aumetra's Scribbles


28/06/2023 15 min read

Nomad ID: The first steps

Table of contents

Introduction

In a previous post I alluded to this construct of a nomadic identity which we can utilise in ActivityPub to power a bunch of different functionalities:

  1. Single-sign-on solutions powered by cryptographic signatures
  2. Follower moves without involving the old server
  3. Linking together multiple accounts verifiably without the need of any kind of web presence

And maybe more. Be creative! It’s basically a set of signing keys.

While talking about it, Erlend came up with a name I became quite fond of: Nomad ID.

Note about the name

If you are a little confused because I alluded to an ActivityPub solution and now it is just named like it’s a more general thing, don’t be!

This project can still provide the features talked about in my previous post, the technologies at hand just make this a lot more generic and even usable outside of ActivityPub.

Therefore this name makes sense, you can use this as an overarching identity provider everywhere!

Yay, yet another “general identity provider”.. Mandatory XKCD

Building blocks

Building protocols/standards often involves taking existing things and sticking them together like Lego bricks.

For our identity platform I propose the following fixed building blocks:

And some more, let’s say, “experimental” blocks:

Why DIDs?

You might wonder why I propose DIDs. They are mainly used by cryptocurrency bullshit and cryptocurrencies are ideologically opposed to pretty much everything I believe in.

Yes, it’s true that they are used a lot by cryptocurrency projects, but so is cryptography in general (and I still really like it).

See, DIDs are not really for any fixed usage, they are here to make addressing in decentralised networks a little more coherent and easier to manage for both humans and computers.

The basic anatomy of a DID is as follows:

did:[method]:[some payload]

There is nothing more to it. The DID is parsed, the method is then used to determine how to use the payload. It’s similar to what Multibase is trying to do for all the different Base[whatever] encodings.

Instead of using did:cryptocurrency-bs:[some long string of characters] we use our in every way perfect did:nomad-plc:[another long string of characters], and instead of delegating resolving the DID to some blockchain, we just use our central testnet authority.

To get back to the original question at hand: Why DIDs?
The concept of DIDs allows us to iterate quickly over different approaches without breaking existing identities.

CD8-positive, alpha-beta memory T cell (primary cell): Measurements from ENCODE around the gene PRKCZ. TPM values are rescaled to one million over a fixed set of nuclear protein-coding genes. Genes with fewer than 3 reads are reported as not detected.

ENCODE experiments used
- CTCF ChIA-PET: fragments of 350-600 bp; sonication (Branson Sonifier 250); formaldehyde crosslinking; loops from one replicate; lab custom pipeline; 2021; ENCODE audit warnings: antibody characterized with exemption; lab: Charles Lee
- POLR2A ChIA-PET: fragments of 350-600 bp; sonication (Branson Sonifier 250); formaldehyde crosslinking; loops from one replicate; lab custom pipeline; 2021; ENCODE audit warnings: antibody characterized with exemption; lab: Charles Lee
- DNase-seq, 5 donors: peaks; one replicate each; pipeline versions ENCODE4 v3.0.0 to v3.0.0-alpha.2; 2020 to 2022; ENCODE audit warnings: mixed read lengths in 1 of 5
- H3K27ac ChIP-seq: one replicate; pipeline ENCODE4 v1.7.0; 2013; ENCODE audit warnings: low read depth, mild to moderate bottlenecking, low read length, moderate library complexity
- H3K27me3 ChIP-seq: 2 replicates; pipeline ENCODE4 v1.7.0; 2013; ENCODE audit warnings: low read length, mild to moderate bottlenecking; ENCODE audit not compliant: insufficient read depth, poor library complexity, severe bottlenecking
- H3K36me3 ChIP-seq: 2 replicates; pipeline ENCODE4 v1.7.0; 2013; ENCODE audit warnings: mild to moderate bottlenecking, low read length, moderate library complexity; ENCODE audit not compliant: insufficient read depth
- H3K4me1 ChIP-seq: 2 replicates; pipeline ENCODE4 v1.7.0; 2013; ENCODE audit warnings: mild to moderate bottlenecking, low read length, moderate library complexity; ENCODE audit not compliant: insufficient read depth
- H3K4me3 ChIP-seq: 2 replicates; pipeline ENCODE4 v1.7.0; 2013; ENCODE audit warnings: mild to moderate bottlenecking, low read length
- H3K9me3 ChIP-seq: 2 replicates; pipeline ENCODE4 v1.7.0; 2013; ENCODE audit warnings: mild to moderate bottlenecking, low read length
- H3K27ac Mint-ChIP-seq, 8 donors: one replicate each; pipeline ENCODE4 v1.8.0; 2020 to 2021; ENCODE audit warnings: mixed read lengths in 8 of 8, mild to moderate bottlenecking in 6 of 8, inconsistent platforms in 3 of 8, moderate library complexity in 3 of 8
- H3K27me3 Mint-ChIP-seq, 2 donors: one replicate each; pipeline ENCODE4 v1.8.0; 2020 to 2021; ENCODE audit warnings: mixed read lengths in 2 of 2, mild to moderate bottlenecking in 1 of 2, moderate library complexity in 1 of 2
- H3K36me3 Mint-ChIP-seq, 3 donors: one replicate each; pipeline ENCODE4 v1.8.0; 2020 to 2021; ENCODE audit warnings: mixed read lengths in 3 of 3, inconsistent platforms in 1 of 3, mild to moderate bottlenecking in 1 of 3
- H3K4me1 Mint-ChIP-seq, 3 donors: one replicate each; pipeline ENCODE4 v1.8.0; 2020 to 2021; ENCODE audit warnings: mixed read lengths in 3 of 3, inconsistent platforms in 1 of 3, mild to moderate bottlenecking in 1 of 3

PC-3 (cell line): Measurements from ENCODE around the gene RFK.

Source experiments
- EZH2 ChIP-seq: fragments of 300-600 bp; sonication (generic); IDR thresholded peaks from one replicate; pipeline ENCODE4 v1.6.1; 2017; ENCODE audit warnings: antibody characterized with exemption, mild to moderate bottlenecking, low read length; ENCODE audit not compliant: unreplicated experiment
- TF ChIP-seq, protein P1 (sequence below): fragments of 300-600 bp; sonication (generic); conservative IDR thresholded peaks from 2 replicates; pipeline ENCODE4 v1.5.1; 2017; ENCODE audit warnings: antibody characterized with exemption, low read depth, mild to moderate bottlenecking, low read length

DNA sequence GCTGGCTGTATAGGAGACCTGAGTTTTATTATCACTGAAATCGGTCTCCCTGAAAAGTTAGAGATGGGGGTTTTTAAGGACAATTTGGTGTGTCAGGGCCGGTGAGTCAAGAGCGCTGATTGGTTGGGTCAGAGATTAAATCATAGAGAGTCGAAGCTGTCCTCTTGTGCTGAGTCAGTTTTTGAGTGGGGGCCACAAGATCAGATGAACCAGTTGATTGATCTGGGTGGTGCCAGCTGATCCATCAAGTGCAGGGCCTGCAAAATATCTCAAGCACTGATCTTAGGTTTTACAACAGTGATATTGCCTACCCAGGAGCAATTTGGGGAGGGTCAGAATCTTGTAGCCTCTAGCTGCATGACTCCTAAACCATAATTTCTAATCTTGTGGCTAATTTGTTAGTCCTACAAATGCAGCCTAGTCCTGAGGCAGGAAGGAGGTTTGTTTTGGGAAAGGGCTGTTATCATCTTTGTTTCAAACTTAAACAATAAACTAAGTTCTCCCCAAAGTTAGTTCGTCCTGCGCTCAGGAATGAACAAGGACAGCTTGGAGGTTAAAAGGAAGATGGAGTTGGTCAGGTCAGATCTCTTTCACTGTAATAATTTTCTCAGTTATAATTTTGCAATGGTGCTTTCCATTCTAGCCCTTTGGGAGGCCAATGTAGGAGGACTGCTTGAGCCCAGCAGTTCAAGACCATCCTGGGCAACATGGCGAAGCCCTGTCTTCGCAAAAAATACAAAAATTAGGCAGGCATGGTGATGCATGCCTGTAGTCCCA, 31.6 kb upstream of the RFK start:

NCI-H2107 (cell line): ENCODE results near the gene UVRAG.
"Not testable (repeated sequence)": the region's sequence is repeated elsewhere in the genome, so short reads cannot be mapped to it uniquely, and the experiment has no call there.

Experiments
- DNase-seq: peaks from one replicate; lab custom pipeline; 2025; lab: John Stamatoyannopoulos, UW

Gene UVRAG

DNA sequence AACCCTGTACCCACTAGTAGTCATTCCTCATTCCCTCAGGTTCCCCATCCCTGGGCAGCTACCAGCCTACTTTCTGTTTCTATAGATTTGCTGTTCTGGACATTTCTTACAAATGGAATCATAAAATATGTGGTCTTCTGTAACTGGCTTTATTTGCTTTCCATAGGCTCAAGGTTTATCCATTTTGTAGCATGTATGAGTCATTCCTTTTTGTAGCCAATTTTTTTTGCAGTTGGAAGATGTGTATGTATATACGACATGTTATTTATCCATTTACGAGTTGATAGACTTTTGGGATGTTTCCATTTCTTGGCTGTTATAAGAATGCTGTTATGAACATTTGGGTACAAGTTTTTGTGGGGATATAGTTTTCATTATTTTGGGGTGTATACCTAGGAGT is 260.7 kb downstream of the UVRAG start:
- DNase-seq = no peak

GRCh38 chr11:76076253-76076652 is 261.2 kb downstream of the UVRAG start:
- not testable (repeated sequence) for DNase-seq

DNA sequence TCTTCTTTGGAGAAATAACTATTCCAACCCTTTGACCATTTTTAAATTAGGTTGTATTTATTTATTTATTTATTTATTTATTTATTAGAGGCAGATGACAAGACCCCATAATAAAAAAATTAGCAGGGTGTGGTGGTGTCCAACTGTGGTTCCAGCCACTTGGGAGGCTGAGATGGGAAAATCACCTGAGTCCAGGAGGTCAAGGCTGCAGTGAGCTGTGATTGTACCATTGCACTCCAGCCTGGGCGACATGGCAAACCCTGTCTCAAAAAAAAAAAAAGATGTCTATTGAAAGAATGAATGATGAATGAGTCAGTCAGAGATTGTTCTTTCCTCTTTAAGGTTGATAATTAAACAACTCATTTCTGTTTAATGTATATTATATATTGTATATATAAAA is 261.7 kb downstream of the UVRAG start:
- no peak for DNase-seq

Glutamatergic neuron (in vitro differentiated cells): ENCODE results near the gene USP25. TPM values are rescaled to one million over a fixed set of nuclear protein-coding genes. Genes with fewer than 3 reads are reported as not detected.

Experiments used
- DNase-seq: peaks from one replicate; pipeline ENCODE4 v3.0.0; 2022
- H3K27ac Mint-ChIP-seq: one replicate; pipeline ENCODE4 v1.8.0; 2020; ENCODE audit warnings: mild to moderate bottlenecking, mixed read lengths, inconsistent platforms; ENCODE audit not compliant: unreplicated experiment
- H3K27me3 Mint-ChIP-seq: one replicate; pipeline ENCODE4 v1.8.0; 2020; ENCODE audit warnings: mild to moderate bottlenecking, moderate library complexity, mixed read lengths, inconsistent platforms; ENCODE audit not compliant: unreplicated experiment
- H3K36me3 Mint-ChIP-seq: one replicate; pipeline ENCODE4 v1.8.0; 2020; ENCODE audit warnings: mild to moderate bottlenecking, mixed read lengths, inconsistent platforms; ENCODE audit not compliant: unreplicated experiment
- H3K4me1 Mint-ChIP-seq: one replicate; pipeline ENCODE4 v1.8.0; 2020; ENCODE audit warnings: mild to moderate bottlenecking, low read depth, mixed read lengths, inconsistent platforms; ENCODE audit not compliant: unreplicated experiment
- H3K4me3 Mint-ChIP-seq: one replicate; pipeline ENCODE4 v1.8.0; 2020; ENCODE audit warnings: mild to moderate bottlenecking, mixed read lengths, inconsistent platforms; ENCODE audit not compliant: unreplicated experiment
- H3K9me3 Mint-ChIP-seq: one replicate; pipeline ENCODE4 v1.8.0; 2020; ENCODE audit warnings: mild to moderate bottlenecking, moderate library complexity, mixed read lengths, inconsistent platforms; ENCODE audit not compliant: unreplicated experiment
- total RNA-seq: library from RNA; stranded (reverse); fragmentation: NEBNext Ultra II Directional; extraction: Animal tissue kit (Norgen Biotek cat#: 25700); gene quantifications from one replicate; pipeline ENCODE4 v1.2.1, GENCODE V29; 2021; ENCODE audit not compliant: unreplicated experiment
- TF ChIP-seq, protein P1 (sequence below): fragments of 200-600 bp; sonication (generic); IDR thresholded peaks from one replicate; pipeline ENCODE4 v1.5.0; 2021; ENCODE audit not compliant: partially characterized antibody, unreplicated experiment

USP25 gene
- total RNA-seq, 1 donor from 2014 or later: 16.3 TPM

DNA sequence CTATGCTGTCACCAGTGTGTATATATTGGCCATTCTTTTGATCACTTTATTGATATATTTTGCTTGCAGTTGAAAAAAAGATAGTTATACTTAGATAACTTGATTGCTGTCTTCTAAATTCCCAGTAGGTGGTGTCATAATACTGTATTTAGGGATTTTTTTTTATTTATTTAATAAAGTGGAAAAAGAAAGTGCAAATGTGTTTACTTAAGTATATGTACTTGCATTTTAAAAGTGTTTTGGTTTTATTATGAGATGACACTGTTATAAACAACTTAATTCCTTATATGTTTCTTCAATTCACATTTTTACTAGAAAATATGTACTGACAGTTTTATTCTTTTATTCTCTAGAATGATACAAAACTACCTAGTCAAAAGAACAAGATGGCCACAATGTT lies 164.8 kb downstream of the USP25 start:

An example

In a previous post I gushed about FEP-c390 and how great it is but also pointed out the flaws with revocability with the default method that was chosen throughout the definition of the FEP.

The FEP does not force the usage of did:key.

I elaborated a bit on how this “Nomad ID” idea could work together with FEP-c390 in this section

Well, let’s say we discover the holy grail of decentralised identity management: The possibility of properly revoking a root keypair. What now?

We should upgrade immediately, right?

But how can we do it in a graceful way that doesn’t either:

  1. Force us to remodel a bunch of our past proposals to not interfere with each other
  2. Break backwards compatibility

Well, with the power of DIDs!

Since the old DIDs are using the key method, we already know what they are and how to use them.

And our new DIDs, let’s call them did:nomad-plus, also have a unique method name which tells all new software: “Hey, instead of using the legacy method, use our new fancy magic to resolve the identity”.

Old software will just refuse to work with them since it doesn’t know how to handle that particular method

The DID method is essentially our version discriminator.

This gives us a clean upgrade path which is why I compared it to Multibase earlier.

While Multibase gives us an easy upgrade path from, for example, Base58 to Bech32, DIDs give us an easy upgrade path from did:key to something better, something more permanent.

Key delegation? What?

I should probably start by explaining the idea of key delegation. The idea of key delegation is that you aren’t always working with your “root” key, so the key that directly represents you.

Instead you generate a bunch of sub-keys along with delegation proofs for these sub-keys. These proofs are signed by your root key and then published.

The proofs are there for telling others that these sub-keys are authorised to do certain things in your name (such as logging in or creating more sub-keys).

Sub-keys can then have keys of their own (that have either equal or a subset of their permissions), which then creates a chain-of-trust.

After creating the first pair of sub-keys you can then take your root key, move it on a USB stick and just lock it into a vault; never to be seen again, because now you can do pretty much everything with these sub-keys.

But what if one of these sub-keys get compromised?

To that there is luckily a good answer: You revoke them with a key higher in the hierarchy. Even if a key close to the top in your key tree gets compromised, you can still revoke them with your root key.

The real issue arises when the root key gets compromised, because the root key IS you.

If your root key is gone, your identity is gone (that’s why I said you should lock your root key in a vault).

I’m still brainstorming ideas on how you could recover from a root key leak.

The folks at Noosphere are hypothesising about threshold signatures of trusted parties, where a threshold of parties has to be reached to successfully sign a root key update, but that’s very much in the realm of theory for now.

Ed25519? Won’t that give you headaches down the line?

If you are into cryptography, you might know that verifying Ed25519 can be a pain, especially across multiple libraries/language ecosystems.